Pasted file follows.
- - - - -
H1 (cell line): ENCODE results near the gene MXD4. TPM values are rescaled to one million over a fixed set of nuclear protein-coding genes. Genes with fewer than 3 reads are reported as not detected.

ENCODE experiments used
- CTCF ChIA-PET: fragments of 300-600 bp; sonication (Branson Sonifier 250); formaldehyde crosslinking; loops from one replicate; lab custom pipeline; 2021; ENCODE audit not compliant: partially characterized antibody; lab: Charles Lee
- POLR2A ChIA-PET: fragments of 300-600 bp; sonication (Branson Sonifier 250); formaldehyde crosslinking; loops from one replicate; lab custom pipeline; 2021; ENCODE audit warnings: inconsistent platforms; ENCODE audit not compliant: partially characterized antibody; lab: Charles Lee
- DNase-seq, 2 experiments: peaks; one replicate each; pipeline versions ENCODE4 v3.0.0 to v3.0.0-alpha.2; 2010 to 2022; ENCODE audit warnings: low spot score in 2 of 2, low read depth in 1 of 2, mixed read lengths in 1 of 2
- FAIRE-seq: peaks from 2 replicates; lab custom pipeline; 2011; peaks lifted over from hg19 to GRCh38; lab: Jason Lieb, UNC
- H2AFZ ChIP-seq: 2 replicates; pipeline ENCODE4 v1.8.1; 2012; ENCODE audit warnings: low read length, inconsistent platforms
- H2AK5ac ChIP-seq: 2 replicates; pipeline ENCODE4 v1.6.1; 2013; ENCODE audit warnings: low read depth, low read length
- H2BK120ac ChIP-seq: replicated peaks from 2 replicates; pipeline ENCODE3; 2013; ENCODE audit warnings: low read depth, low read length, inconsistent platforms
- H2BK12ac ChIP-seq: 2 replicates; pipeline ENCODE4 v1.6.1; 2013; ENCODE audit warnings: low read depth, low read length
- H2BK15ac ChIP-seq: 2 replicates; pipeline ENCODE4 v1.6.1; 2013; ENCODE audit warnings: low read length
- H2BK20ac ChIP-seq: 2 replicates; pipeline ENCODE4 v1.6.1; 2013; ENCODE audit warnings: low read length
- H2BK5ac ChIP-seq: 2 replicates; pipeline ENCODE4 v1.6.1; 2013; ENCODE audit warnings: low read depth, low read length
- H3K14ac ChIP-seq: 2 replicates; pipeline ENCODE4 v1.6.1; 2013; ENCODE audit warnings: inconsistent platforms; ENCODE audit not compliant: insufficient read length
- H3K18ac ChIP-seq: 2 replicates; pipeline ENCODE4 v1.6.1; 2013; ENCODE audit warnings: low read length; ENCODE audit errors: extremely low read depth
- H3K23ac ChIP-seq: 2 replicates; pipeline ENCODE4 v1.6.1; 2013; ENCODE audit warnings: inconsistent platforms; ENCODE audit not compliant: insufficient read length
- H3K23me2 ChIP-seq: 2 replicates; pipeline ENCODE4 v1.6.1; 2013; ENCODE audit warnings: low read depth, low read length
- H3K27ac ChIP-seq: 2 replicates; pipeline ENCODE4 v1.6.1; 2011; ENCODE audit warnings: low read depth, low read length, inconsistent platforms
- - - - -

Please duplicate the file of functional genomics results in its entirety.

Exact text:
H1 (cell line): ENCODE results near the gene MXD4. TPM values are rescaled to one million over a fixed set of nuclear protein-coding genes. Genes with fewer than 3 reads are reported as not detected.

ENCODE experiments used
- CTCF ChIA-PET: fragments of 300-600 bp; sonication (Branson Sonifier 250); formaldehyde crosslinking; loops from one replicate; lab custom pipeline; 2021; ENCODE audit not compliant: partially characterized antibody; lab: Charles Lee
- POLR2A ChIA-PET: fragments of 300-600 bp; sonication (Branson Sonifier 250); formaldehyde crosslinking; loops from one replicate; lab custom pipeline; 2021; ENCODE audit warnings: inconsistent platforms; ENCODE audit not compliant: partially characterized antibody; lab: Charles Lee
- DNase-seq, 2 experiments: peaks; one replicate each; pipeline versions ENCODE4 v3.0.0 to v3.0.0-alpha.2; 2010 to 2022; ENCODE audit warnings: low spot score in 2 of 2, low read depth in 1 of 2, mixed read lengths in 1 of 2
- FAIRE-seq: peaks from 2 replicates; lab custom pipeline; 2011; peaks lifted over from hg19 to GRCh38; lab: Jason Lieb, UNC
- H2AFZ ChIP-seq: 2 replicates; pipeline ENCODE4 v1.8.1; 2012; ENCODE audit warnings: low read length, inconsistent platforms
- H2AK5ac ChIP-seq: 2 replicates; pipeline ENCODE4 v1.6.1; 2013; ENCODE audit warnings: low read depth, low read length
- H2BK120ac ChIP-seq: replicated peaks from 2 replicates; pipeline ENCODE3; 2013; ENCODE audit warnings: low read depth, low read length, inconsistent platforms
- H2BK12ac ChIP-seq: 2 replicates; pipeline ENCODE4 v1.6.1; 2013; ENCODE audit warnings: low read depth, low read length
- H2BK15ac ChIP-seq: 2 replicates; pipeline ENCODE4 v1.6.1; 2013; ENCODE audit warnings: low read length
- H2BK20ac ChIP-seq: 2 replicates; pipeline ENCODE4 v1.6.1; 2013; ENCODE audit warnings: low read length
- H2BK5ac ChIP-seq: 2 replicates; pipeline ENCODE4 v1.6.1; 2013; ENCODE audit warnings: low read depth, low read length
- H3K14ac ChIP-seq: 2 replicates; pipeline ENCODE4 v1.6.1; 2013; ENCODE audit warnings: inconsistent platforms; ENCODE audit not compliant: insufficient read length
- H3K18ac ChIP-seq: 2 replicates; pipeline ENCODE4 v1.6.1; 2013; ENCODE audit warnings: low read length; ENCODE audit errors: extremely low read depth
- H3K23ac ChIP-seq: 2 replicates; pipeline ENCODE4 v1.6.1; 2013; ENCODE audit warnings: inconsistent platforms; ENCODE audit not compliant: insufficient read length
- H3K23me2 ChIP-seq: 2 replicates; pipeline ENCODE4 v1.6.1; 2013; ENCODE audit warnings: low read depth, low read length
- H3K27ac ChIP-seq: 2 replicates; pipeline ENCODE4 v1.6.1; 2011; ENCODE audit warnings: low read depth, low read length, inconsistent platforms